Data from the MITRAL (Mitral Implantation of Transcatheter valves) study indicate that transeptal transcatheter mitral valve implantation (TMVI), with a Sapien 3 device (Edwards Lifesciences), may be a reasonable approach for high-risk patients with a failing surgical mitral ring.
MITRAL reviewed the outcomes of TMVI with the use of balloon- expandable aortic transcatheter heart valves to treat mitral valve disease in three patient cohorts: those with calcified native valves (mitral annular calcification arm); those with a failing surgical mitral ring (valve-in-ring arm), and those with a failing surgical mitral valve (valve-in-valve arm). There were 30 patients in each cohort; the primary safety endpoints were technical success at exit from cath lab and procedural success at 30 days, the primary effectiveness endpoint was patient success at 1 year and the secondary safety and effectiveness endpoint was a composite of various adverse effects at 30 days and one year.
The mitral annular calcification and valve-in-ring data were presented at the 2017 Transcatheter Cardiovascular Therapeutics (TCT) meeting (November 1st, Denver, USA) while the valve-in-valve data were presented at the 2017 American Heart Association (AHA) scientific sessions (November 13th, Anaheim, USA). Cardiovascular News spoke to Mayra Guerrero (Division of Cardiology, Evanston Hospital, Evanston, USA), who presented the data both at TCT and at the AHA, about the study.
How many patients with a surgical mitral ring or a surgical mitral valve are likely to require secondary intervention?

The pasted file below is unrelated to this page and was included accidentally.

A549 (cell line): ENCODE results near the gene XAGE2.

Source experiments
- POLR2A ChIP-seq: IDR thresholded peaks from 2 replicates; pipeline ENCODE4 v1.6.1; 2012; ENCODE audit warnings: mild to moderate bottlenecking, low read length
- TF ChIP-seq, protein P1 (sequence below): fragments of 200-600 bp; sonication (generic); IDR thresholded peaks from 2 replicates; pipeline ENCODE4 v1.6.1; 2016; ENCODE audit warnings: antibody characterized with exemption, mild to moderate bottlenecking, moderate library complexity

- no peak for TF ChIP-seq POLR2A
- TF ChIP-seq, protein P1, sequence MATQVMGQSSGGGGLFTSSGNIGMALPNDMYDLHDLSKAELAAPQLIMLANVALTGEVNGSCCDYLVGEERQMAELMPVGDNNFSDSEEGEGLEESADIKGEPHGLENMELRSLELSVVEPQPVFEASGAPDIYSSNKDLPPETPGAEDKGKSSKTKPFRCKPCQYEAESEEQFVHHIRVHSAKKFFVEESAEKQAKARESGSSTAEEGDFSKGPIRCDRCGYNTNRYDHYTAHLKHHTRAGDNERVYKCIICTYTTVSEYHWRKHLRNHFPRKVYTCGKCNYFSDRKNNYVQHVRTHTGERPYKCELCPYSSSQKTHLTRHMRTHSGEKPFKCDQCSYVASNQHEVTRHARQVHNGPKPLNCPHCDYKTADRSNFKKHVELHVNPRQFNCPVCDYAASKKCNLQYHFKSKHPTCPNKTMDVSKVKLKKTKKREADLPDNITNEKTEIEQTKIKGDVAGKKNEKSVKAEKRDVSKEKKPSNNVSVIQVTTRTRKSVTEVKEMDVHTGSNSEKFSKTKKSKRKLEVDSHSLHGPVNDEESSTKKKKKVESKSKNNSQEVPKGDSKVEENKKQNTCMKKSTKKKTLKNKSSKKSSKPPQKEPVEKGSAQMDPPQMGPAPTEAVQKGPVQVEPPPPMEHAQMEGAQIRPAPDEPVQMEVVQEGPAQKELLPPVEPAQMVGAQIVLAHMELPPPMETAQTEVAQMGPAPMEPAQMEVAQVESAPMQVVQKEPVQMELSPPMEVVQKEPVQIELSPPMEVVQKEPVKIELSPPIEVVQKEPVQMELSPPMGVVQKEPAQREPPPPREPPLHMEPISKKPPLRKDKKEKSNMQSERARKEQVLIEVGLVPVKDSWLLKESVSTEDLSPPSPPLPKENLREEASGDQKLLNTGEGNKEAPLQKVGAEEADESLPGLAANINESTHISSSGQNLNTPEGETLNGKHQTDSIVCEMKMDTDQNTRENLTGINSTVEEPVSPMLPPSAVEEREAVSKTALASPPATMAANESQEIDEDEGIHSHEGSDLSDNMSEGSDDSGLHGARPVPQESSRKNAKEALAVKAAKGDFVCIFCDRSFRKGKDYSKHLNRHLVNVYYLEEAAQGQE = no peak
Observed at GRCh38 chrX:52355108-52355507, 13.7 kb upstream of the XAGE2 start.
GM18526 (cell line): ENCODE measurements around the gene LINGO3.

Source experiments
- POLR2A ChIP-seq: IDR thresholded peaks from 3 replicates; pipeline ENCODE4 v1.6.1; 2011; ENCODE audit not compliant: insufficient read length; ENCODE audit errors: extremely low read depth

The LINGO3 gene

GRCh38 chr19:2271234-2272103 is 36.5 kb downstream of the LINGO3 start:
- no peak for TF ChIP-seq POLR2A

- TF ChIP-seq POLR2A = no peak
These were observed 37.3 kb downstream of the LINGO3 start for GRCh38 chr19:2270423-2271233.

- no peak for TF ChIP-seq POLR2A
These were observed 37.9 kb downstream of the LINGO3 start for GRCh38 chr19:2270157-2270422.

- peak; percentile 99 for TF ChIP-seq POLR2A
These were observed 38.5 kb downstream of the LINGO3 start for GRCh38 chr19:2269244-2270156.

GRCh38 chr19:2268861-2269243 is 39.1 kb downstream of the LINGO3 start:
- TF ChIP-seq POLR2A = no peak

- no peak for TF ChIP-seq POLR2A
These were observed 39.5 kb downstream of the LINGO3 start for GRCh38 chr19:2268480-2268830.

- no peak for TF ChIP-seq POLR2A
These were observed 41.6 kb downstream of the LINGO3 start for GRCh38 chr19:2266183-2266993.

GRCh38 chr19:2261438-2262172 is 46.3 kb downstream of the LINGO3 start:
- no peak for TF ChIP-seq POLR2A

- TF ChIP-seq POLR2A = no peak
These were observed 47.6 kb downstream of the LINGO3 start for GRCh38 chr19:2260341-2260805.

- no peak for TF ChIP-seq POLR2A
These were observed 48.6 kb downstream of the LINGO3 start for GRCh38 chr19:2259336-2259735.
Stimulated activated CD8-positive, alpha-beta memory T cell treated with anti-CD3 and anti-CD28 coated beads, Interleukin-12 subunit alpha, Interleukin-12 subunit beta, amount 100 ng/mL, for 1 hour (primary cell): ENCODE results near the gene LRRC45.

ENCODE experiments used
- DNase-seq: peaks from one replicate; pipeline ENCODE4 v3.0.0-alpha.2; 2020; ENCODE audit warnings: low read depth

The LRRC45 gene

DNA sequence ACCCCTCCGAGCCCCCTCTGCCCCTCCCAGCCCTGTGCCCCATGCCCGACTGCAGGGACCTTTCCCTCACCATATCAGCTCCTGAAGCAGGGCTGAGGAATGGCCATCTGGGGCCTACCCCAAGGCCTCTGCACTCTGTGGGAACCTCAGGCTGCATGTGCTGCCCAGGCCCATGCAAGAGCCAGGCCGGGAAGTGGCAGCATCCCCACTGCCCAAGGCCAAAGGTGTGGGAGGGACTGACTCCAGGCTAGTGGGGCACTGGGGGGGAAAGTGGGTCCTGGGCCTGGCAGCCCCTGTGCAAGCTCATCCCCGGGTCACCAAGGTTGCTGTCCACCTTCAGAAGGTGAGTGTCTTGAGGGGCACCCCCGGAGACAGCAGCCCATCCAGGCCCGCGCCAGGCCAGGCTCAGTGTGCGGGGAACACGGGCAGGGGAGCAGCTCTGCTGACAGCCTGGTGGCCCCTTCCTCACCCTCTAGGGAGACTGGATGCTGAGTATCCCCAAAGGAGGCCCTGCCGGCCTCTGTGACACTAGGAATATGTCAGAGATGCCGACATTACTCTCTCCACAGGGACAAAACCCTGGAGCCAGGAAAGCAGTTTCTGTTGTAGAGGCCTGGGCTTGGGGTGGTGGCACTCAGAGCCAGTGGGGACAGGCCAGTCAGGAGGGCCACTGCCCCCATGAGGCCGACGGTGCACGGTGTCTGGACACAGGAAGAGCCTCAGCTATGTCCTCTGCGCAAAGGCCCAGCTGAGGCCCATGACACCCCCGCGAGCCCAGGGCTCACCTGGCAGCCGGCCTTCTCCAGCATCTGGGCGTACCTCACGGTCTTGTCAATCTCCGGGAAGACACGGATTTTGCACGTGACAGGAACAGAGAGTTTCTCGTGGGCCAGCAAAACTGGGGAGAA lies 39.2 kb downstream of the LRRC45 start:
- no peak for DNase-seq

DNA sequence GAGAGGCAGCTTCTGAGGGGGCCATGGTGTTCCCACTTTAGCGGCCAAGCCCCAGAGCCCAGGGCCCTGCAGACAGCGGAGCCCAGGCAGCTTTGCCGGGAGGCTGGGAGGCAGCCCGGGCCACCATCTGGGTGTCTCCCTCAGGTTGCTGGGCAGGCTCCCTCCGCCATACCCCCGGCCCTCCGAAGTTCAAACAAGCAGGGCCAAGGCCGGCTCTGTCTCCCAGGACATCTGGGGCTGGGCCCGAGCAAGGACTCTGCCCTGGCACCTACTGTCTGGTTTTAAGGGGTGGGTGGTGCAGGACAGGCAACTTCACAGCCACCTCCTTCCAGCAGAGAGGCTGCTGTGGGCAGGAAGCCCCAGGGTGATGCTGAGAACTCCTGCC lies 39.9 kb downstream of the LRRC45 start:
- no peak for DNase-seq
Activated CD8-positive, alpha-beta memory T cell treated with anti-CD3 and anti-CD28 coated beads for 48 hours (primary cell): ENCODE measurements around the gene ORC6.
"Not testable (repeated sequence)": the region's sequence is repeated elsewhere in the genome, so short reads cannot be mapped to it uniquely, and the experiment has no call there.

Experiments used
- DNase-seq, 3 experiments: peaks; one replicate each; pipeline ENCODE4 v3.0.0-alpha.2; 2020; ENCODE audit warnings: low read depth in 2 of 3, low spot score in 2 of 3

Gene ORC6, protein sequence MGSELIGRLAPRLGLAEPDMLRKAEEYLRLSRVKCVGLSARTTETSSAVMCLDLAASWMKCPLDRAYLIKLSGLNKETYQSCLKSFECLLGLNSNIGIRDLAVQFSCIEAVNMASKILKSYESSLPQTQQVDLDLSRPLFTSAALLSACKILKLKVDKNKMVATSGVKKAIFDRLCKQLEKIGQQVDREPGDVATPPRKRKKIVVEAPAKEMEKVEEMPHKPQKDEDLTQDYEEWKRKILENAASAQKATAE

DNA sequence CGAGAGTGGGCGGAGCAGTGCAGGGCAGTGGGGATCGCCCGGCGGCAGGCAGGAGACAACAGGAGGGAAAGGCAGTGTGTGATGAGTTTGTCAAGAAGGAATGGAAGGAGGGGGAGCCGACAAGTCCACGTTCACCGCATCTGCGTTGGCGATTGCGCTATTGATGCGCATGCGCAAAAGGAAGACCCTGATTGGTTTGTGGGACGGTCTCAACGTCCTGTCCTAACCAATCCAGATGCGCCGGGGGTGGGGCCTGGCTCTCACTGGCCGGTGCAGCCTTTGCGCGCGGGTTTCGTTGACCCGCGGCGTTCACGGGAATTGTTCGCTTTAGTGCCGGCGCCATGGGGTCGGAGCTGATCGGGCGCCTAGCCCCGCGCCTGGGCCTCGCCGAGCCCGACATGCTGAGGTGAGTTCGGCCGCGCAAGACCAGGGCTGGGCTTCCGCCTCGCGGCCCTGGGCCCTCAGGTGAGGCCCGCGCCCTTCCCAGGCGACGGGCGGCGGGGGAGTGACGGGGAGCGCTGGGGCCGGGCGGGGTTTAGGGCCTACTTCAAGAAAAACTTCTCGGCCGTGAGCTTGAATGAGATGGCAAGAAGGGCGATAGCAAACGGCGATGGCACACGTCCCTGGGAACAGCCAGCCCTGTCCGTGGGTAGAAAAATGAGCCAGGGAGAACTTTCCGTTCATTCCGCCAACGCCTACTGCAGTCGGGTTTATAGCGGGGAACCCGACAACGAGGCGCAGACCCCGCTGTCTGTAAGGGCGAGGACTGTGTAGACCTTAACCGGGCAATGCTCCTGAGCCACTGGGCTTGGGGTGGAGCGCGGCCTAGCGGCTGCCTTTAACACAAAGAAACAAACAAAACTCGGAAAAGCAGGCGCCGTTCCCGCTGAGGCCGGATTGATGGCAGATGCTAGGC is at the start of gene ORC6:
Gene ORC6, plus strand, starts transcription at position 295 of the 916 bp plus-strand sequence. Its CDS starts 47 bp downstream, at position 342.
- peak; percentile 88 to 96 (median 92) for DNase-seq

Studies show that at least 30–35% will require repeat surgery within 10 years.
Why might such patients require a percutaneous secondary intervention?
A percutaneous intervention provides a less invasive option at lower risk for the patient.
What is the rationale for using a TAVI device to treat patients with mitral valve disease?
Balloon-expandable valves, such as the Sapien 3 device, fit well within most prosthetic valves in a mitral (or any) position. They are also suitable for some mitral surgical rings and for some patients with severe circumferential mitral annular calcification. Additionally, the Sapien 3 valve is commercially available and operators are familiar with it; therefore, it could be used for this purpose in carefully selected patients.
What were the key findings of your study?
In the valve-in-valve arm, all patients were treated with trans-septal access. There was no in-hospital mortality and no cardiac death at 30 days. There was one non-cardiac death at day 29 after the procedure and this was related to the patient choking on pills at home (3.3% 30 day all-cause mortality).
For the valve-in-ring arm, both all-cause in-hospital and 30-day mortality (6.6%) were lower than seen with valve-in-ring in the TVT Registry (9.3% and 13% respectively).
For patients with mitral annular calcification, all-cause in-hospital (16.7%) and 30-day (17.2%) mortality were lower than that seen in the TMVI in MAC global registry (23.3% and 25%). However, work is needed to refine techniques and patient selection to continue to improve outcomes.
In the valve-in-ring arm, 20% needed a second valve during the implantation procedure. Why do you think this was?
From this experience, we have learnt that the transcatheter valve needs to be implanted in a more ventricular position aiming 80% ventricular and 20% atrial. When it is too atrial, there may be paravalvular leak if the inner skirt does not cover the annulus. Therefore, the need for a second valve can be avoided with an improved implantation technique. We also think that, perhaps in the future, minor modifications to the valve—such as a longer inner skirt—may reduce the risk of needing a second valve.
What further studies are needed in this area?
We need to explore the role of valve-in-ring for patients at intermediate risk. We also need to conduct more studies of TMVI options in high-risk patients with mitral annular calcification.